Since graduating Stefan has done a mixture of theatre and TV/Film. Right after graduating, he shot a short film that is currently available on Amazon Prime. He also took on the role of Paul Hill (a member of the Guildford Four), in a stage play based on the prison letters Paul sent to his family. This also led to Stefan’s first Producer role, when he persuaded the play’s writer to create a short film out of the play. Titled Fifteen, it’s exactly 15 minutes and represents Paul's 15 years of wrongful imprisonment. The short is currently finishing its festival run and will be available soon.

Alongside these roles, Stefan has also had a guest role in RTE’s Fair City and is currently in Wakefield performing a virtual theatre tour of schools in an anti-underage drinking show/workshop called Smashed.

Did you know what you wanted to do when you started/finished your degree?

When I started my undergraduate at Queen’s University Belfast I hadn’t a clue, I studied Drama with Modern History and it wasn’t until my second year during a ‘Theatre Skills’ module, in which we simulated what a professional production would entail, that I decided I wanted to be an actor.  I then did a free professional course for 18-25-year-olds at the Lyric Theatre Belfast and then began auditioning for drama schools, I then was accepted into Drama Centre at CSM.

How do you manage your work/life balance? 

Everything in moderation. I had been working too much, especially when starting out on minimum wage. But after a while, you find work that you enjoy outside of your acting career and odd jobs here and there that have a higher rate of pay. I felt I had a good balance before Covid hit. So hopefully when life moves back to normal I can get back to that balance. But it is something you need to keep an eye on.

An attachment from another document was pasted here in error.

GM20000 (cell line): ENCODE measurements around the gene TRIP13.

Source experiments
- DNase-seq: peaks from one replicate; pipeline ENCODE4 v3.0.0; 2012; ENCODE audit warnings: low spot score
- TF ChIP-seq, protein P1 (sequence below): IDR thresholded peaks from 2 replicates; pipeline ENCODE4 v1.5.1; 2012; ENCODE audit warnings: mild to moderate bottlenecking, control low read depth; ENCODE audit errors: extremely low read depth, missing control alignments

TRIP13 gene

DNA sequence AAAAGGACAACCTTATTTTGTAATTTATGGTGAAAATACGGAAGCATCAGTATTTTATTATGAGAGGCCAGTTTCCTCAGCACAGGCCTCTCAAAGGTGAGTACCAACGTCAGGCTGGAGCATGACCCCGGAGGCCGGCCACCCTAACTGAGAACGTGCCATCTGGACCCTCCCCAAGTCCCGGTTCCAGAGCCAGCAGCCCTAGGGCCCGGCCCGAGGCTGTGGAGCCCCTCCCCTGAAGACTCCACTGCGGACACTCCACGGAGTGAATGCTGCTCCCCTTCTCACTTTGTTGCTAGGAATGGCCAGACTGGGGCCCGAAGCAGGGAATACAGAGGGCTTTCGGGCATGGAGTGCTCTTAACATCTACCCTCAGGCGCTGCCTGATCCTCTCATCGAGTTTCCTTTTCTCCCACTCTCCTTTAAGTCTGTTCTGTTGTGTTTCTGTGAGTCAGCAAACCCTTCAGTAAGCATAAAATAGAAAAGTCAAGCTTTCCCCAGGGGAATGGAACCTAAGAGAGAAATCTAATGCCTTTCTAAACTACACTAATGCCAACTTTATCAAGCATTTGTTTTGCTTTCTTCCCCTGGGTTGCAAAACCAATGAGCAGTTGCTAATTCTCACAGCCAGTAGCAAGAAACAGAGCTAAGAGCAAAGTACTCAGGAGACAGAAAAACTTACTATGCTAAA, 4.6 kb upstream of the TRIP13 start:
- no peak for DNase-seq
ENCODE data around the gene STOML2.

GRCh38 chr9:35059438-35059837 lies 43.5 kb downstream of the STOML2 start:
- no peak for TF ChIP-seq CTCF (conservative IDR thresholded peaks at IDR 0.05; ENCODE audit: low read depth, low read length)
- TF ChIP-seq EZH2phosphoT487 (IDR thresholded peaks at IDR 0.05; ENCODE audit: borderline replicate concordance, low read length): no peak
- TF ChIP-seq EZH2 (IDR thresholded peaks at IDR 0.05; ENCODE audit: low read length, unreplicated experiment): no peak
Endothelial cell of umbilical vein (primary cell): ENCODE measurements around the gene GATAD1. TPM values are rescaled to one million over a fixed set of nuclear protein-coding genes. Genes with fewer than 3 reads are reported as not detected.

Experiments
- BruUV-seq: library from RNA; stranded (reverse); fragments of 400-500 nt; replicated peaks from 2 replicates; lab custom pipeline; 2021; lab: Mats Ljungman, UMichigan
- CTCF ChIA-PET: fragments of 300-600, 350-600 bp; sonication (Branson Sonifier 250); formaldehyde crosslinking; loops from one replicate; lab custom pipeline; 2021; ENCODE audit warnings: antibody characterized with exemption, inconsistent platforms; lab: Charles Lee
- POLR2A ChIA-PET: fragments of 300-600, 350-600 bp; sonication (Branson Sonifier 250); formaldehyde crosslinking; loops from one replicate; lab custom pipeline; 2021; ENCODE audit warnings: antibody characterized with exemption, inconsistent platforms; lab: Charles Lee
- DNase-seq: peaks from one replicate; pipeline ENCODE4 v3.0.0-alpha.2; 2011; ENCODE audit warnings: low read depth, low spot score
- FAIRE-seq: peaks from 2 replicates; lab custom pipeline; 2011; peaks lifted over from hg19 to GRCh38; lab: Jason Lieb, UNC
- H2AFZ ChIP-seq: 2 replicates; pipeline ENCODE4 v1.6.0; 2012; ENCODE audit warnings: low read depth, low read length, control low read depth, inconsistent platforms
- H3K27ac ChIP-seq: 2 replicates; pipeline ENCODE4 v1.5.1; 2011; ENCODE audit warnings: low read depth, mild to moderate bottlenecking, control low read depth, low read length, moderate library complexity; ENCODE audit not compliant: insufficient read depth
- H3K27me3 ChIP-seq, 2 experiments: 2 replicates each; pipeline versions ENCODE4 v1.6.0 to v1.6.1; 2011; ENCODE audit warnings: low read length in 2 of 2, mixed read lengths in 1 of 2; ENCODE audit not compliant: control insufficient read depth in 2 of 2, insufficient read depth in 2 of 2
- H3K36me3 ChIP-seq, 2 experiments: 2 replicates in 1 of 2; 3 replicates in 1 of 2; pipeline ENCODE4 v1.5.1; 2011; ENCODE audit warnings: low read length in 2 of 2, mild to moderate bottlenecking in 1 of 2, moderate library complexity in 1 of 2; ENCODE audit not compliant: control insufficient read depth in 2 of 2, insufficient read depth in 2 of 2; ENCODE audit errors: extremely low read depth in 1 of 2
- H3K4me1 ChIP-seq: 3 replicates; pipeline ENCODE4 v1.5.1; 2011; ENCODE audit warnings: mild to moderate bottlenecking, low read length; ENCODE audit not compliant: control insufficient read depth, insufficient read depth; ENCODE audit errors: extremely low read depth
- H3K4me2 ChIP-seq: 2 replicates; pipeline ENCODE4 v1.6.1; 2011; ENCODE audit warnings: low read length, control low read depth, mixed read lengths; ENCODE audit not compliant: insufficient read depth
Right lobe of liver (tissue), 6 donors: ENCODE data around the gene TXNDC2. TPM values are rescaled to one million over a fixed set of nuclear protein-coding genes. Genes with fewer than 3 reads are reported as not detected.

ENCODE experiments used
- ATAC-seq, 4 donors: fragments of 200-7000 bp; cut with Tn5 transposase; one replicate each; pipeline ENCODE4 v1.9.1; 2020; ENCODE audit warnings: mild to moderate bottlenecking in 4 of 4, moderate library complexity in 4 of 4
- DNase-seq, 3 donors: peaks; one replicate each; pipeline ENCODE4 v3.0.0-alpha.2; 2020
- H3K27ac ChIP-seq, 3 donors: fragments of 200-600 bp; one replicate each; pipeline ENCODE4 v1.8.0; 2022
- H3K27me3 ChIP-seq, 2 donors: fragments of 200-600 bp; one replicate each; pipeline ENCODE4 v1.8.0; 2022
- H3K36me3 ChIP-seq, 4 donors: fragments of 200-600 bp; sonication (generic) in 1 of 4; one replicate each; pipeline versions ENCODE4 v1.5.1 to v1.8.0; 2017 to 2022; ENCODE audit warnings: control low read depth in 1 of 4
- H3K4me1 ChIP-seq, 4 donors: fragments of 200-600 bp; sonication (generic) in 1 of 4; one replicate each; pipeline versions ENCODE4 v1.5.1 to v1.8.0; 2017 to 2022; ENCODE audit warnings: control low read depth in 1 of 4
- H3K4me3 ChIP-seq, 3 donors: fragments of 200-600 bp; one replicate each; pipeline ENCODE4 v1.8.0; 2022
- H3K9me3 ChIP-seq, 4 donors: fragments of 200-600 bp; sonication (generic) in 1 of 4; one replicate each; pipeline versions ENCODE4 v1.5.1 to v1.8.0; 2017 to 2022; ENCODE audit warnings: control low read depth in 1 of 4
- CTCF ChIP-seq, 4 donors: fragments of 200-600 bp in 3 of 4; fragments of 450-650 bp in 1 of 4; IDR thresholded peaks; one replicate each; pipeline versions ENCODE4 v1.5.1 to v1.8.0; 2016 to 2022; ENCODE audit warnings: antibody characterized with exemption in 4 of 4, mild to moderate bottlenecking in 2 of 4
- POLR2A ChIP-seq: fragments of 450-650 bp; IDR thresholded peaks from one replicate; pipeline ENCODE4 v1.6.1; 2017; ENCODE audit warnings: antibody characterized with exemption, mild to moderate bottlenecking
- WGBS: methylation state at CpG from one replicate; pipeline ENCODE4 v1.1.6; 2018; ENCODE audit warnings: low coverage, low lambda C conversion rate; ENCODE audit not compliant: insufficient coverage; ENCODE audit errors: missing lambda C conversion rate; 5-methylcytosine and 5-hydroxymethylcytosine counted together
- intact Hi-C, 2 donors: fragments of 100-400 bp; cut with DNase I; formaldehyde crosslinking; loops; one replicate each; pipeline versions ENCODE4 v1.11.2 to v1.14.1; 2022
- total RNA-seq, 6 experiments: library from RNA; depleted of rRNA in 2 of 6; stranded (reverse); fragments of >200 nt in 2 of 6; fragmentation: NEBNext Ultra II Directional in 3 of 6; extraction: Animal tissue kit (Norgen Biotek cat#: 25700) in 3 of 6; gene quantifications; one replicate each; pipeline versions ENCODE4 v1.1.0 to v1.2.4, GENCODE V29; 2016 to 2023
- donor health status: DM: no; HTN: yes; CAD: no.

What’s the one piece of advice you wish you’d have known when you graduated? 

You are a drop in an ocean of talented actors. Auditions are hard to come by so fight tooth and nail to get in the room. Though a great piece of advice I remember from David Angus (Acting for Radio teacher) was to work on what you can control and have goals that don’t require others to complete. So a goal like learning an instrument or a language, run a marathon etc. All of these don’t rely on anyone else but you and these goals will increase your skillset and employability in the industry.

How did you start and grow your network? 

Everyone you meet whether in the industry or not is potentially part of your network.  The more people you meet, the more open you are to others and helping other people the wider your network will expand.

Laura Rushton

BA (Hons) Costume for Performance, 2004, LCF

Slightly tilted photo of a woman smiling
© Laura Rushton

Laura works as a Costume Supervisor in theatre productions. Whilst most of her recent work has been for theatre, but she’s also worked on TV shows such as Britain’s Got Talent. She initially started working as a costume maker, and a dresser as well as a trainee and costume assistant in Film, before settling into her current role. Her day to day job involves shopping for/sourcing costumes and hiring and managing the makers for a production.

Did you know what you wanted to do when you started/finished your degree? 

There wasn't a strong focus on the role of Supervisor on the course so I didn't know it was the best role for me until I had spent some time in the industry. I always knew that I would work with clothes, but realised at about 16 that I could do costume and not fashion.

How do you manage your work/life balance? 

That's a tricky one!! It is so easy to just work, work, work! I try to use the prep and rehearsal stage of a show to work a 10-6 day, although sometimes the admin does spill into the evenings, and I try to avoid working weekends unless absolutely necessary. This is easier said than done, especially when I have several shows on the go at one time. It's a juggling act, but so, so important to not let the work dominate everything.

What’s the one piece of advice you wish you’d have known when you graduated? 

That it's ok to make mistakes, it's how you deal with them that matters.

How did you start and grow your network? 

Without doing anything intentional really, just by being friendly and open to opportunities. The people on your course may well help you onto your first job, do as much work experience as you can, and always try your best. The industry is very small, everyone knows everyone so it won't be long before you realise you know people by association.